In Shakespeare’s Hamlet the Prince of Denmark overhears his uncle, King Claudius, pray for forgiveness for the murder of his brother, Hamlet’s father:
O, what form of prayer can serve my turn?
‘Forgive me my foul murder’?
That cannot be;
Since I am still possess’d of those effects for which I did the murder;
My crown, mine own ambition and my queen.
Claudius pauses and then asks the $64,000 question:
May one be pardon’d and retain the offence?
Warren Buffett, Rick Steves, Carl Hiasson and, now, a fellow named Doug Edwards¹ apparently think so.
In Edwards case we have yet another instance of a rich progressive publicly announcing to the world how undertaxed he is while refusing to avail himself of the opportunity to fix the problem (emphasis added):
Following in the footsteps of billionaire investor Warren Buffet, former Google employee Doug Edwards asked President Obama to raise his taxes at a town hall meeting in California Monday.
“Would you please raise my taxes?” Edwards asked, a request that drew applause from the audience. “I would like very much to have the country to continue to invest in things like Pell Grants and infrastructure, and job training programs to make it possible for me to get to where I am. And it chills me to see Congress not supporting the expiration of tax cuts that have been benefiting so many of us for so long.”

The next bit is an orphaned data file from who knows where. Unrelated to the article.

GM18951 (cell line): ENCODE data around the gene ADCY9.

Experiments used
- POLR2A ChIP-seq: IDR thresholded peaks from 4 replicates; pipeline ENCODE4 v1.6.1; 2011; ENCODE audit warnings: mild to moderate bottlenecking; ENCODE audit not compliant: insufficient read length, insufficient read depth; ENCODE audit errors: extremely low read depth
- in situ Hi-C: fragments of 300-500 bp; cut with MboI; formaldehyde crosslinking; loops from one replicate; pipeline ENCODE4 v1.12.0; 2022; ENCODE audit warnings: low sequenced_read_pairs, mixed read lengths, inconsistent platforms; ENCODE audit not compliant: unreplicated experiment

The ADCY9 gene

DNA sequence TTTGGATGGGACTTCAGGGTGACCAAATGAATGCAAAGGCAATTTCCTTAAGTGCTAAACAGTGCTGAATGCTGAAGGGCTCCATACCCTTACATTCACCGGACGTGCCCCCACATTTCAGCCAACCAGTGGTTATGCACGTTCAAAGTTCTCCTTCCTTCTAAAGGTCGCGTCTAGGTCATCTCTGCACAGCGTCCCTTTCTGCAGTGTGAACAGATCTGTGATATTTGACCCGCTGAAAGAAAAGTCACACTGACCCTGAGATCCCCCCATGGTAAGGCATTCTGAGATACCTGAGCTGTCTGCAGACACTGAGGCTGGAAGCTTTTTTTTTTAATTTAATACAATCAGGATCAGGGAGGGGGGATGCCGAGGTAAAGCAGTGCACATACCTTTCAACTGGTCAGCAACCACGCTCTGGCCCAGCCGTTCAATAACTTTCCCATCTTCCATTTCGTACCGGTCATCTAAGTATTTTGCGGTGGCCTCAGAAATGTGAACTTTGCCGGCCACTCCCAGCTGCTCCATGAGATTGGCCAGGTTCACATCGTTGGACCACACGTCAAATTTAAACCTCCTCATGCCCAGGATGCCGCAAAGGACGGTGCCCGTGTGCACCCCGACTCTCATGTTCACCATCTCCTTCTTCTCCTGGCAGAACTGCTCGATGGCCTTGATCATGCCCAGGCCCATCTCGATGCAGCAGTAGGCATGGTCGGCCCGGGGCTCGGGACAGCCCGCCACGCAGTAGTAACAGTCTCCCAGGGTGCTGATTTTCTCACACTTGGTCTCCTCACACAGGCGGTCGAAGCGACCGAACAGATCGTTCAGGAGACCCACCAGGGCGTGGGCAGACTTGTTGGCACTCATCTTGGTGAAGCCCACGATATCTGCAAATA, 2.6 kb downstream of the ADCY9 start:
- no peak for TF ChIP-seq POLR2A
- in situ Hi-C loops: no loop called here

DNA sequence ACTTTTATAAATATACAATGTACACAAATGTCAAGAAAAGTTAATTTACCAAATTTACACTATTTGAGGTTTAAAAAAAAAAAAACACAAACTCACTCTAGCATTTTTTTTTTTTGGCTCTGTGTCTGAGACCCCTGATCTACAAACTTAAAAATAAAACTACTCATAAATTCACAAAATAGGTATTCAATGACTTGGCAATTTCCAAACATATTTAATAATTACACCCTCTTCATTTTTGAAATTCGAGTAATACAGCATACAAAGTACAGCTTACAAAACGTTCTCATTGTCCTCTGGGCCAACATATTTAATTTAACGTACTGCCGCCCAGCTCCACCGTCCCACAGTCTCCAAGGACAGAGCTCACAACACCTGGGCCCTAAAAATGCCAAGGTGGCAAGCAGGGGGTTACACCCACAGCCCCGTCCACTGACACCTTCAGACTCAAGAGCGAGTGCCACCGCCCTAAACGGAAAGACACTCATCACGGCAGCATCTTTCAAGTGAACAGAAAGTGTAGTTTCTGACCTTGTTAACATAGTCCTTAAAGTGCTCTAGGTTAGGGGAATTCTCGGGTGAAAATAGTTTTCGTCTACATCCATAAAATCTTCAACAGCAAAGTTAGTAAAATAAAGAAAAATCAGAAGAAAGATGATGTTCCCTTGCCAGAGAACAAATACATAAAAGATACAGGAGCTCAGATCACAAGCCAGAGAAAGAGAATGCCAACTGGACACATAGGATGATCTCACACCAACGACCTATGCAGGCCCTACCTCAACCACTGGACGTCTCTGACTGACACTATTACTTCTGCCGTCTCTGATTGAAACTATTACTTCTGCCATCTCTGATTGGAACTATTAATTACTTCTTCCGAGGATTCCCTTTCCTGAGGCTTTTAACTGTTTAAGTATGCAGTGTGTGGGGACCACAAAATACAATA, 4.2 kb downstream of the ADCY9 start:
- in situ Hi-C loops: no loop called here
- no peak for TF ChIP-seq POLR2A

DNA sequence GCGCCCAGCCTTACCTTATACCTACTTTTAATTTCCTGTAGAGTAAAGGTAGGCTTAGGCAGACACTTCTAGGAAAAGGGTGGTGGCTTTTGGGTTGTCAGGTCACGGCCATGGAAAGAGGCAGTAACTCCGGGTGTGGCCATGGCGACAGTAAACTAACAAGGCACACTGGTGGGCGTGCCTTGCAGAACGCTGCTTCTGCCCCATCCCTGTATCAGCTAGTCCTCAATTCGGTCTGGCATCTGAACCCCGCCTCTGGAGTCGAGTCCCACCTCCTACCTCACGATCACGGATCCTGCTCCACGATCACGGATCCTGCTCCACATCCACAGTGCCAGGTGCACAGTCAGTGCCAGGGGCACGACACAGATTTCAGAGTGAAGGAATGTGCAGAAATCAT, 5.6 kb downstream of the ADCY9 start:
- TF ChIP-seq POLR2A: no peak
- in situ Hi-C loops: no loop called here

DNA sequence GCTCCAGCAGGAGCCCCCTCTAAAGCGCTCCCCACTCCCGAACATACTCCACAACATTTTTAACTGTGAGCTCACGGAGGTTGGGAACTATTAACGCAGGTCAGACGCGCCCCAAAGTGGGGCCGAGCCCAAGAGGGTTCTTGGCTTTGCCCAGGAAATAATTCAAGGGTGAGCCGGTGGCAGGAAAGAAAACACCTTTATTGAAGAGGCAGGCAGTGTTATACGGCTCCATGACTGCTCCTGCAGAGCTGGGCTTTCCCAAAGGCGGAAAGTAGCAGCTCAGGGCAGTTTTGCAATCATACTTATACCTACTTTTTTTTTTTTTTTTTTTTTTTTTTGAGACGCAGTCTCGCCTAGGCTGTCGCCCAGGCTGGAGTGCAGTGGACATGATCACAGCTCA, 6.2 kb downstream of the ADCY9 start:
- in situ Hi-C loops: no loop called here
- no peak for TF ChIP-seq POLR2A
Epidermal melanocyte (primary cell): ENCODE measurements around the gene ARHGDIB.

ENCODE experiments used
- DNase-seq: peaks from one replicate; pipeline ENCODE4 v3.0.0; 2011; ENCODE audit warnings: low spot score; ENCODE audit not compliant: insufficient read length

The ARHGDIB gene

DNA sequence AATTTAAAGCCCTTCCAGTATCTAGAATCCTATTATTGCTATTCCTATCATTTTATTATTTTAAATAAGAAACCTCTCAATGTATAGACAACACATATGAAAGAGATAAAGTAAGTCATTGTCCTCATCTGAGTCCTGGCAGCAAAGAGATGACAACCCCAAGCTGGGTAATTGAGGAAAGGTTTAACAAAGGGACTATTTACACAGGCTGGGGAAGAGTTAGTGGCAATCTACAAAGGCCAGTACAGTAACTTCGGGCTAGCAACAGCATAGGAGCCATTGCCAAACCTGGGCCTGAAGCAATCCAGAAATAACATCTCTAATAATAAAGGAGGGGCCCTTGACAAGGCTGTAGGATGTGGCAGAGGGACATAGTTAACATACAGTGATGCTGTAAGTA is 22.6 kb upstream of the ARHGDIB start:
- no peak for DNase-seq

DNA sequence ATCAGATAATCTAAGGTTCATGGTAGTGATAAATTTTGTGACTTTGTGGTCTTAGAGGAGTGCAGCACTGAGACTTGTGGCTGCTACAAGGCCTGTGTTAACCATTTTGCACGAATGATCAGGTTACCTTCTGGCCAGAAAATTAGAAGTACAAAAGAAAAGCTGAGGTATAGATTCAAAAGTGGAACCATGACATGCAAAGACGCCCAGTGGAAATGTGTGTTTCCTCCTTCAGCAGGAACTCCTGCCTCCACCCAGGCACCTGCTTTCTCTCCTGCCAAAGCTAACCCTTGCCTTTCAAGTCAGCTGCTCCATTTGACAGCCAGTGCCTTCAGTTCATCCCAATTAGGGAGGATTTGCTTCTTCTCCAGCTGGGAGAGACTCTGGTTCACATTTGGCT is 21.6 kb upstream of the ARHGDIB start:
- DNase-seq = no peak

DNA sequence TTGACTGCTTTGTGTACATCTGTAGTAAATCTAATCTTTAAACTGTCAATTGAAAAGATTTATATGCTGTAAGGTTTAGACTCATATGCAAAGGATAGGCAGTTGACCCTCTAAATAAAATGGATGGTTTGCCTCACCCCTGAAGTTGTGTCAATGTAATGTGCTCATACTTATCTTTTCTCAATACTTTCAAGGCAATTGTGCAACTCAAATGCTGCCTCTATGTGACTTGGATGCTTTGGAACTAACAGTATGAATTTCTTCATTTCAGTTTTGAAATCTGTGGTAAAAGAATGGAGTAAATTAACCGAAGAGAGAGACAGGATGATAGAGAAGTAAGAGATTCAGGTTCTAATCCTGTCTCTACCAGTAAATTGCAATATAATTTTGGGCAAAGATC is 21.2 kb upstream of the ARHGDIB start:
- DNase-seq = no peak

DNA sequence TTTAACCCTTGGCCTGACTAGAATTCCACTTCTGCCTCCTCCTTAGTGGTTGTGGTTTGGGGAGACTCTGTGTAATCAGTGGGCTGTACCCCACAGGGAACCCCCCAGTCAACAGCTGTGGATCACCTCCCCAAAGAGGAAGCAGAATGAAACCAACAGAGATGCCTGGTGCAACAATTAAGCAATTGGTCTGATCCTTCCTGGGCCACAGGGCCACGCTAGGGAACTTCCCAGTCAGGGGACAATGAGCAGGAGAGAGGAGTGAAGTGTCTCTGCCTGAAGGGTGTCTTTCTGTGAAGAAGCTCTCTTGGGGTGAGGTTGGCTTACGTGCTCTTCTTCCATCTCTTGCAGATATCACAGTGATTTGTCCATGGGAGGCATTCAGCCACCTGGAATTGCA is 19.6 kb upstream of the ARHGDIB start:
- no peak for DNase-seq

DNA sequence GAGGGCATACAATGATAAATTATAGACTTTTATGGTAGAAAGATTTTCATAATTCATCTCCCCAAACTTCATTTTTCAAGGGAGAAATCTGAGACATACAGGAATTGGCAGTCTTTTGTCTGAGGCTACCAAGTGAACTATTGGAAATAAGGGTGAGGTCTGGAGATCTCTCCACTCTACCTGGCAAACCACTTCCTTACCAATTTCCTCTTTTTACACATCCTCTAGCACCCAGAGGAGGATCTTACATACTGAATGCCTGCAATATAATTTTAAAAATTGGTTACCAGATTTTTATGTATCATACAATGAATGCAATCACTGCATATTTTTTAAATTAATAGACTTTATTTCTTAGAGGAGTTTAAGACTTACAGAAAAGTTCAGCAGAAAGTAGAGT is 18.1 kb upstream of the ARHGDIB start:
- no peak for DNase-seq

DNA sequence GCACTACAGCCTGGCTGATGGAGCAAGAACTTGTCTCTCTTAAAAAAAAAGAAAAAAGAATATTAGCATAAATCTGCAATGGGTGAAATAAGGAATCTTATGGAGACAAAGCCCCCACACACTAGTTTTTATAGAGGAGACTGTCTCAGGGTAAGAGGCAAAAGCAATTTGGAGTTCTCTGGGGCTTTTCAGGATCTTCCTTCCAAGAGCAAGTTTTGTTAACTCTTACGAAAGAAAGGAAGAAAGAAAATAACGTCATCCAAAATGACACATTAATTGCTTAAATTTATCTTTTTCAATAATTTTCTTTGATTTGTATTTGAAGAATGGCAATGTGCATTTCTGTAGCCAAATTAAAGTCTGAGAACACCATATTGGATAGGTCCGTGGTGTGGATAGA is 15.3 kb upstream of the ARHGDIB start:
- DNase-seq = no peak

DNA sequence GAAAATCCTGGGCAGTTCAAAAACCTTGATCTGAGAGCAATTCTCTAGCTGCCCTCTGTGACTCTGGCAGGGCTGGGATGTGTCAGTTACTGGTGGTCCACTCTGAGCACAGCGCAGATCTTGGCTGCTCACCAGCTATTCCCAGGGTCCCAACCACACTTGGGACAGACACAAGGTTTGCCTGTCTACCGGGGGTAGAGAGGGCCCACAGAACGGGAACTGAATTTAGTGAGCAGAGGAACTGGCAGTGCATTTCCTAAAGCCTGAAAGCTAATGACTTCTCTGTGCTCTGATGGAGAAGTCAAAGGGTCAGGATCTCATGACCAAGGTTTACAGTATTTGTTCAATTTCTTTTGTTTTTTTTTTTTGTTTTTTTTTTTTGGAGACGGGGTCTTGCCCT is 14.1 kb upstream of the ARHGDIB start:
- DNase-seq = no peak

Does it chill you enough, Mr. Edwards, to prompt you to voluntarily pay back the unwarranted tax cuts you claim you have received?
I didn’t think so.
Mr. Edwards is another member of the “woe-is-me-I-am-undertaxed” crowd who seems only able to express his desire to pay more taxes if a camera is trained on him. After the camera is turned off and he could easily solve his problem by visiting this Treasury Department site and paying back the amount of his undertaxation, he is stricken with a severe case of taxalysis which renders him incapable of signing a check.²
But these tax martyrs aren’t as existentially astute as Claudius. The “king of shreds and patches” at least knew that to be forgiven for his transgressions he would have to relinquish their fruit. Claudius, in other words, admits that the price of forgiveness is too high and condedes that he doesn’t want to be forgiven that badly.
Conversely, Edwards, Buffet and their ilk expect to be pardoned for accepting tax benefits they say they did not earn³ while still retaining those benefits. In other words, they want to be forgiven while retaining the offense. But, as Shakespeare has shown us, forgiveness isn’t that easily obtained.
My hunch is that if these pro-tax fat cats were to be forced to relinquish all of the benefits they derived from their undertaxation, they would do what Claudius did: Jump from their knees, unclasp their hands and immediately cease repentance.
¹ Mr. Edwards was a major donor to Democrats over the past decade, which has to make you think he might have been an Obama plant. The question he asks is almost a verbatim reiteration of the Buffett Rule.
² Once again, how much more powerful would Edwards claim to be undertaxed be if he were to announce that he was going to donate $500,000 to the federal government via it’s voluntary contributions website and asked all rich people to follow his lead?
³ Remember, undertaxed rich folks don’t have to take advantage of all of the tax cuts Congress allows them. For instance, they could have simply failed to claim the benefits of the Bush Tax cuts when they had their tax returns prepared. In fact, one would have every reason to expect them to have done so if they truly thought they were undeservedly undertaxed.